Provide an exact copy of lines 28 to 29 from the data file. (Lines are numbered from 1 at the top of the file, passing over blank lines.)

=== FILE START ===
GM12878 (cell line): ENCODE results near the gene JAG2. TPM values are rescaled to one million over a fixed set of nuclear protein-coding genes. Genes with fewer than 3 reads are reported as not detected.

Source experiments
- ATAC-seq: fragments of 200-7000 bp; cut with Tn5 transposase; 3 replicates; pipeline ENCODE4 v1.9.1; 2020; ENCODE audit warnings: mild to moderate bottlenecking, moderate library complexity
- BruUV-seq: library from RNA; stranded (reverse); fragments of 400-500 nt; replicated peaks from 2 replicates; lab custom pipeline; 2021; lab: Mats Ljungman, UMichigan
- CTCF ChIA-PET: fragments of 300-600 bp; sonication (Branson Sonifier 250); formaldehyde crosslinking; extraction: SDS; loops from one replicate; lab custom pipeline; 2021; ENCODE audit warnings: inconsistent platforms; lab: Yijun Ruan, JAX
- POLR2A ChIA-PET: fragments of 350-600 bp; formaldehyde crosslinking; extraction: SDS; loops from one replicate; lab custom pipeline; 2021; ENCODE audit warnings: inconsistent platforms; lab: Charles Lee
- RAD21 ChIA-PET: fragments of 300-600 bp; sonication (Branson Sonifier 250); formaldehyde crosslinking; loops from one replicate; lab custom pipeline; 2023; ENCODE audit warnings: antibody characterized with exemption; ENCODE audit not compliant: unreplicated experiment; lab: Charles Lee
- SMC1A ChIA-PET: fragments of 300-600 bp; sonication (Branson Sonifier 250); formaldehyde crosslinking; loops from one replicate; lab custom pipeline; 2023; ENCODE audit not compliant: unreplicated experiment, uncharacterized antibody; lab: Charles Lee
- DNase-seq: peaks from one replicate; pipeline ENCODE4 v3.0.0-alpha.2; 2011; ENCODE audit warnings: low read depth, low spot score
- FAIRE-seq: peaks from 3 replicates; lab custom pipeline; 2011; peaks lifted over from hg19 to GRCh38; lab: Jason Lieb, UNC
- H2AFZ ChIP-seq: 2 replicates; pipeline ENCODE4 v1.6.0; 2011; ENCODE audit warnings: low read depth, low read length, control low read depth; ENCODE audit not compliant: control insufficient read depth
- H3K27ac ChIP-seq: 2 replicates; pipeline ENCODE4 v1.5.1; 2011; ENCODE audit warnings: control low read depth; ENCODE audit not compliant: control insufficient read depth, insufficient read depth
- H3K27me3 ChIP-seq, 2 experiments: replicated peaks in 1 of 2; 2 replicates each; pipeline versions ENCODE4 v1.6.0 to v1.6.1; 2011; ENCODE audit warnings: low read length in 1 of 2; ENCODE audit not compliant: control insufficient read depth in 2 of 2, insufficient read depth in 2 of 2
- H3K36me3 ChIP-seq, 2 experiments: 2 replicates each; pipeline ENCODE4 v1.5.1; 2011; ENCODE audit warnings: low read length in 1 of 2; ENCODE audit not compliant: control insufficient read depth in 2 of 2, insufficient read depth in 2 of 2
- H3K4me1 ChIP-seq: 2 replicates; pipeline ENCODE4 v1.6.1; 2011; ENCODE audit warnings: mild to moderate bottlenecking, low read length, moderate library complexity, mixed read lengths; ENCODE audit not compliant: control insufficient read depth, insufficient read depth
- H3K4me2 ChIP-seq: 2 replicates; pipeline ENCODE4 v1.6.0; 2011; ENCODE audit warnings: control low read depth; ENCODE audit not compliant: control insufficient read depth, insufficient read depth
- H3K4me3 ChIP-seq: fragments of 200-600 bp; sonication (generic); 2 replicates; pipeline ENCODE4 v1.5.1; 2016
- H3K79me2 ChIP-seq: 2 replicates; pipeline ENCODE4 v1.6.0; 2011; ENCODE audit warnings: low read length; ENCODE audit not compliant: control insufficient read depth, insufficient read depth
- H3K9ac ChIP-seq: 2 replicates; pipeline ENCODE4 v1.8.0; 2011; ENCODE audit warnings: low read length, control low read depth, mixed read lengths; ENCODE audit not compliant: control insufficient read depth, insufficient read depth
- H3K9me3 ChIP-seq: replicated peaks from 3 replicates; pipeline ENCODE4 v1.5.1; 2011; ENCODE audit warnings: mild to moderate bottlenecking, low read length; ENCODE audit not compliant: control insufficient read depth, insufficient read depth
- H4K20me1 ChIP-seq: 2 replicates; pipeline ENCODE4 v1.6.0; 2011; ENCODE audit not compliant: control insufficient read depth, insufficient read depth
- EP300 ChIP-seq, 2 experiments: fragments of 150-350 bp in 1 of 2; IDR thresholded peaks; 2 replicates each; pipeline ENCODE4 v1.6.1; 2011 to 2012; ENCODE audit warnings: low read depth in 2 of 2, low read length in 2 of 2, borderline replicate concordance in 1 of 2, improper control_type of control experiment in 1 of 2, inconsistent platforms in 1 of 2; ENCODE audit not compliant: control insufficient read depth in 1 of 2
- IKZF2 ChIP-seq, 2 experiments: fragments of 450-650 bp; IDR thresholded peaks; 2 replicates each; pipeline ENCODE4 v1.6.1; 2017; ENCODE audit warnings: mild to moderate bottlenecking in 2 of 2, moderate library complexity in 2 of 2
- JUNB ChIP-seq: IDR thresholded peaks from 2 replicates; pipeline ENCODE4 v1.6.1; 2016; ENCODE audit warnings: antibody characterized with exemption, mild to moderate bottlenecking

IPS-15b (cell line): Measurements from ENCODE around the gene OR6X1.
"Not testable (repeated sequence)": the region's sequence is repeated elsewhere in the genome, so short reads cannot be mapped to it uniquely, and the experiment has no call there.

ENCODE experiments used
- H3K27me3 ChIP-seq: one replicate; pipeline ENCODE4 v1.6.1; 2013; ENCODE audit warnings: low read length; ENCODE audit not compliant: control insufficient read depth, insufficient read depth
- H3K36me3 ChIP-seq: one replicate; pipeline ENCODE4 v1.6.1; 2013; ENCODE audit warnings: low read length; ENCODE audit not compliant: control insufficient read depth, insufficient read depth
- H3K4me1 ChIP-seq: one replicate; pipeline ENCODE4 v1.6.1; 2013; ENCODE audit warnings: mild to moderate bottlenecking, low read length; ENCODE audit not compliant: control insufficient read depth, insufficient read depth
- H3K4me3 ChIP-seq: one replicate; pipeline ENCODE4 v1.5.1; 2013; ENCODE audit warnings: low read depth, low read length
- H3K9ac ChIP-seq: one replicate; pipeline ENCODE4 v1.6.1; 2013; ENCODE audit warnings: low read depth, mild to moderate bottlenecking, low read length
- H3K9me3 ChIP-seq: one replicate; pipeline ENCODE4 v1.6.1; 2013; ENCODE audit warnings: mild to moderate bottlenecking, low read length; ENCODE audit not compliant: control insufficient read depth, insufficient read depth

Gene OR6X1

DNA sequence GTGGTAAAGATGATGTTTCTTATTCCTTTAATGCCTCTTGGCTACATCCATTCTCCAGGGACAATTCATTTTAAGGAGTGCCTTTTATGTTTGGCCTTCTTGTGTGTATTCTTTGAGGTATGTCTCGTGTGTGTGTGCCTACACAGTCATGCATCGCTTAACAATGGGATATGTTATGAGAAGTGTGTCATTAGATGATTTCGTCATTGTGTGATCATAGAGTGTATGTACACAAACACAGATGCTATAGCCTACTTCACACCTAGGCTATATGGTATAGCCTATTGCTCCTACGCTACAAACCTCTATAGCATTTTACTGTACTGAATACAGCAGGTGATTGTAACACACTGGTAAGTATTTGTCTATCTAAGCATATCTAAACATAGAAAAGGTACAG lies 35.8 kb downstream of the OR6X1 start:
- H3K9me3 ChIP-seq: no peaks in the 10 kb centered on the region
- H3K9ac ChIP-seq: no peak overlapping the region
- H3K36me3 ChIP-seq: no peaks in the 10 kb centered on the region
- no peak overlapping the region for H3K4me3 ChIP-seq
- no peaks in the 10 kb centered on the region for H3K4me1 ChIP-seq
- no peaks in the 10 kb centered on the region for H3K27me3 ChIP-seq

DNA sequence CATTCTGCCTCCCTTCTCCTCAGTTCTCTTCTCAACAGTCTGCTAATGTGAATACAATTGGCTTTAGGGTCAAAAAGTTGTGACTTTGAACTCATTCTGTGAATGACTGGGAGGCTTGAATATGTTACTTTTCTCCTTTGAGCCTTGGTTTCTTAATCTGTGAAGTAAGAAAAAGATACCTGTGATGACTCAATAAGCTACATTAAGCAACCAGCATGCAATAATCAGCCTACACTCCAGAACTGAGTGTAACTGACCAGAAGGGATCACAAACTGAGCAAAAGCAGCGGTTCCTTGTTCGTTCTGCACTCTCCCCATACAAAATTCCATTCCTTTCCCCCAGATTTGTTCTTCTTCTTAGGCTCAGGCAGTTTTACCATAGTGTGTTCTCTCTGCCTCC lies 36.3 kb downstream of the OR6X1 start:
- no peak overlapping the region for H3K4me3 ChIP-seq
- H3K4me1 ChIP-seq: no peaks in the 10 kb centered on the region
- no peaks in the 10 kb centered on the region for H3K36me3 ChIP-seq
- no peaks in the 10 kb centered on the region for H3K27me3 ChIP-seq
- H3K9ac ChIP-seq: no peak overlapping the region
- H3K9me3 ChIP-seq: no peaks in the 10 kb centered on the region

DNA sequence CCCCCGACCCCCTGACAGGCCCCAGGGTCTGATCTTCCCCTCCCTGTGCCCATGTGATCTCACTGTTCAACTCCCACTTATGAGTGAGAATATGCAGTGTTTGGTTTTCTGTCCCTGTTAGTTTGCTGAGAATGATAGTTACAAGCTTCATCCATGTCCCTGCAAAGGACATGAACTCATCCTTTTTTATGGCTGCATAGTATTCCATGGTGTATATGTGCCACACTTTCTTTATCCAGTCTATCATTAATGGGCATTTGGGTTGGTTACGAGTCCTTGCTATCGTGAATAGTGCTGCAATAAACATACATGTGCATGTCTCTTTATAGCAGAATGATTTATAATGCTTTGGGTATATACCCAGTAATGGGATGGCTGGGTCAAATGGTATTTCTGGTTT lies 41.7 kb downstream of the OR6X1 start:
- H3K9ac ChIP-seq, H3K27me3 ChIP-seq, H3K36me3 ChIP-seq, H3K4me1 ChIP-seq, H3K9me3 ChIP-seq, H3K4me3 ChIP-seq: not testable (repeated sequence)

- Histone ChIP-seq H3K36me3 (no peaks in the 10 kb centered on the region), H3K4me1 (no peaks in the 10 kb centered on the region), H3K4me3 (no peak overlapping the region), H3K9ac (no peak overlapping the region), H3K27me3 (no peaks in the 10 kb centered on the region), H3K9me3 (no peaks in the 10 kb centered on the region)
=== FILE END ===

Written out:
- H3K27me3 ChIP-seq: one replicate; pipeline ENCODE4 v1.6.1; 2013; ENCODE audit warnings: low read length; ENCODE audit not compliant: control insufficient read depth, insufficient read depth
- H3K36me3 ChIP-seq: one replicate; pipeline ENCODE4 v1.6.1; 2013; ENCODE audit warnings: low read length; ENCODE audit not compliant: control insufficient read depth, insufficient read depth